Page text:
Background: Pressure ulcers are defined as lesions of ischemic etiology in the skin or soft tissue. These lesions are secondary to increased external pressure and usually occur over bony prominences. Classification of various stages of pressure ulcers is important for the development of therapeutic strategies. The fundamental surgical treatments are debridement and excision of underlying bursa and involved bone tissue, followed by tissue coverage. This study reports our experience in repairing pressure ulcers and analyzes patient characteristics, outcomes, and complications. Methods: A total of 33 pressure ulcers were treated in 17 patients, the most prevalent of which was sacral ulcer. The development of pressure ulcers in hospitals accounted for 82% of the cases. Treatment options included debridement, primary synthesis, random skin flaps, rhomboid skin flap, myocutaneous flaps of the gluteus maximus in V-Y, classic fasciocutaneous flaps of fascia lata, fasciocutaneous flap of fascia lata in V-Y, and posterior fasciocutaneous flaps of the thigh in V-Y. Results: Complications occurred in 39% of cases. Preoperative anemia was associated with complications. Conclusions: Pressure ulcers can be avoided in most cases, given sufficient knowledge of their pathogenesis and correct management of patients at risk. Multi-professional and family participation is essential for the treatment of patients with pressure ulcers since complications, recurrence, and the incidence of new ulcers are common. Complication risk factors such as anemia should be avoided in order to provide a better prognosis and proper closure of the ulcer.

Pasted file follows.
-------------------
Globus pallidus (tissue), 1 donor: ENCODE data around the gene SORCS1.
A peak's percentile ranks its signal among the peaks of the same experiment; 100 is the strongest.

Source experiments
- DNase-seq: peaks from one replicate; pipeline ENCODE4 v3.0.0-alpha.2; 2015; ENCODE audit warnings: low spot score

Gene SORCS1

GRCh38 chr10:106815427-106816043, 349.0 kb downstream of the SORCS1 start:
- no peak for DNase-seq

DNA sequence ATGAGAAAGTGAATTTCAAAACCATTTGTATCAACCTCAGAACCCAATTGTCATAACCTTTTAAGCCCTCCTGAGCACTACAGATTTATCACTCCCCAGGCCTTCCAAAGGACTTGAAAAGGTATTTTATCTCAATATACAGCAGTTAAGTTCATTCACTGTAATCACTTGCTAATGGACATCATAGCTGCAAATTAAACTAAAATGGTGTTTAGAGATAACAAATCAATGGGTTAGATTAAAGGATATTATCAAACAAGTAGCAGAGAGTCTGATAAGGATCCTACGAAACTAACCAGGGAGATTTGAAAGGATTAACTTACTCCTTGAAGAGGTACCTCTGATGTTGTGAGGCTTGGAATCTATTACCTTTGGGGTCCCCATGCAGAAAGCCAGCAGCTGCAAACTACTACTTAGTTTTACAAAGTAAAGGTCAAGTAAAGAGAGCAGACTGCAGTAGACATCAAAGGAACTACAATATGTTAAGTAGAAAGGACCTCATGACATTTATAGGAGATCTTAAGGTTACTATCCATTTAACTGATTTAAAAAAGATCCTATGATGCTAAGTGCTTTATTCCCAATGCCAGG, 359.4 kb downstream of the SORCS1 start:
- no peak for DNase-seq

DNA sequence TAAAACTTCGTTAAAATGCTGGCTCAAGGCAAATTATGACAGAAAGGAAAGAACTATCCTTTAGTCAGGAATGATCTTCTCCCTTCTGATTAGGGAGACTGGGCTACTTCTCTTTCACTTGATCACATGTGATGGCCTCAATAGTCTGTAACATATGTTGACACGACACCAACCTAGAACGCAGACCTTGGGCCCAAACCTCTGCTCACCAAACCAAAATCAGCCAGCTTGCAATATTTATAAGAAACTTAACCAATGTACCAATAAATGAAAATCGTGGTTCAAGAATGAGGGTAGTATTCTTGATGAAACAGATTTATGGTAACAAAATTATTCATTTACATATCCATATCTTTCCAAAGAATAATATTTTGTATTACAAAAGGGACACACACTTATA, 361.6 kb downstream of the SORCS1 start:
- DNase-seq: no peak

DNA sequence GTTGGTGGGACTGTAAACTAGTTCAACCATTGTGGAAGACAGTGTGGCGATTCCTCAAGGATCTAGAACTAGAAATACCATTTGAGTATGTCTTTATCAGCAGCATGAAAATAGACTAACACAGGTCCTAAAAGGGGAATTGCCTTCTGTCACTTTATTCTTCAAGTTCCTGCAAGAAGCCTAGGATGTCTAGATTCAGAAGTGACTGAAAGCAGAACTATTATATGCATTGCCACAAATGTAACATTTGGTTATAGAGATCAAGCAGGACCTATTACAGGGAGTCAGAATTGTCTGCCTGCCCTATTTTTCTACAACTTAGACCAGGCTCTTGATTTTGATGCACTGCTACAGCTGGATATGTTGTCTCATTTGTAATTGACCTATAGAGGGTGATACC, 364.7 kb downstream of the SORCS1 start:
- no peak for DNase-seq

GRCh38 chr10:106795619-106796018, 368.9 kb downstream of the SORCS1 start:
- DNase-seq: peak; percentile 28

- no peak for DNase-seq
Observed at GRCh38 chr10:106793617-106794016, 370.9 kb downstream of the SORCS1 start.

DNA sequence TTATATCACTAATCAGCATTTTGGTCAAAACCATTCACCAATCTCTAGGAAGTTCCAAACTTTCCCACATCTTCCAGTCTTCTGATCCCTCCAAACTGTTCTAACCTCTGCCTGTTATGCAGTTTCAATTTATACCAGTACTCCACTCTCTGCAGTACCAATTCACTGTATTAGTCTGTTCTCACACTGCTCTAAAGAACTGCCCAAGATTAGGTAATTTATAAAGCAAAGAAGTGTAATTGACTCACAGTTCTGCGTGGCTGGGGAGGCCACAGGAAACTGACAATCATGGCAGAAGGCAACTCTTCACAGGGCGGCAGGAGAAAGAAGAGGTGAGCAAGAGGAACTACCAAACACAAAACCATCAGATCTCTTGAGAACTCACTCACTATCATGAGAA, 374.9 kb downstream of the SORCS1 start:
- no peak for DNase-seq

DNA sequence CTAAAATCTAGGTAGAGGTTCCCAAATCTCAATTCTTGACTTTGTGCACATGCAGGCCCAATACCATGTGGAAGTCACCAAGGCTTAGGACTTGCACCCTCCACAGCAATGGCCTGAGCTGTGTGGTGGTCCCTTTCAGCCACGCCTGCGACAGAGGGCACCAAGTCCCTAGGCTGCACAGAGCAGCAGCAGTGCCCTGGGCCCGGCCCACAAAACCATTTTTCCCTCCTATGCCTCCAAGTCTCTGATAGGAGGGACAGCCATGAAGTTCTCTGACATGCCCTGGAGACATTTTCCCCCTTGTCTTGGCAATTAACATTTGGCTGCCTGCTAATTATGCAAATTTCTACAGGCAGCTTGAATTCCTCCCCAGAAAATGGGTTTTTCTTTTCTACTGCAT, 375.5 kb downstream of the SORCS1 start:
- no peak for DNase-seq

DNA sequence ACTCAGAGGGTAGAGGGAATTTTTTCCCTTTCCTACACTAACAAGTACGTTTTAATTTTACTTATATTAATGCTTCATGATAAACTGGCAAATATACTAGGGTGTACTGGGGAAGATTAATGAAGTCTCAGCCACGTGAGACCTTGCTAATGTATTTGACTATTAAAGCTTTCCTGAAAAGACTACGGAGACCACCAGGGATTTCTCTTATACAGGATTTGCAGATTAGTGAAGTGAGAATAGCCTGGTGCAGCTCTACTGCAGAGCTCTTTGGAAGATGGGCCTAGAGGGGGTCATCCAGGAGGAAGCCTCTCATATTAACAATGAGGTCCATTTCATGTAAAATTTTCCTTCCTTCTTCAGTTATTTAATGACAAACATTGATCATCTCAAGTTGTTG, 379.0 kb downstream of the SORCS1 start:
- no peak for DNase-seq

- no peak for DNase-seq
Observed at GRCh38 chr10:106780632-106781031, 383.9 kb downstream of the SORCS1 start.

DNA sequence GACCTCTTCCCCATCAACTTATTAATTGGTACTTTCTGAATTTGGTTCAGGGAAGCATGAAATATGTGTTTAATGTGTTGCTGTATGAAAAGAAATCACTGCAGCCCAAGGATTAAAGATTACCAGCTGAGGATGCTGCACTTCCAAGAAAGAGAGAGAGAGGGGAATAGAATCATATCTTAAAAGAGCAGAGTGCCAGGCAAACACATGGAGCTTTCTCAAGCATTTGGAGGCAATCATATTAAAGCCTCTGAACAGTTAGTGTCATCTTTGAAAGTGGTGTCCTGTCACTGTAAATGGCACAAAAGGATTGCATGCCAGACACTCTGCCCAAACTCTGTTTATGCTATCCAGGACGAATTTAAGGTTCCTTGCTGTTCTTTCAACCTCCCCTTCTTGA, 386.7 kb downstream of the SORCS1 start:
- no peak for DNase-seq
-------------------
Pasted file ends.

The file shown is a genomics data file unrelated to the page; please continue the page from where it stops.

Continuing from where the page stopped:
Keywords: Pressure ulcer. Surgical flaps. Postoperative complications.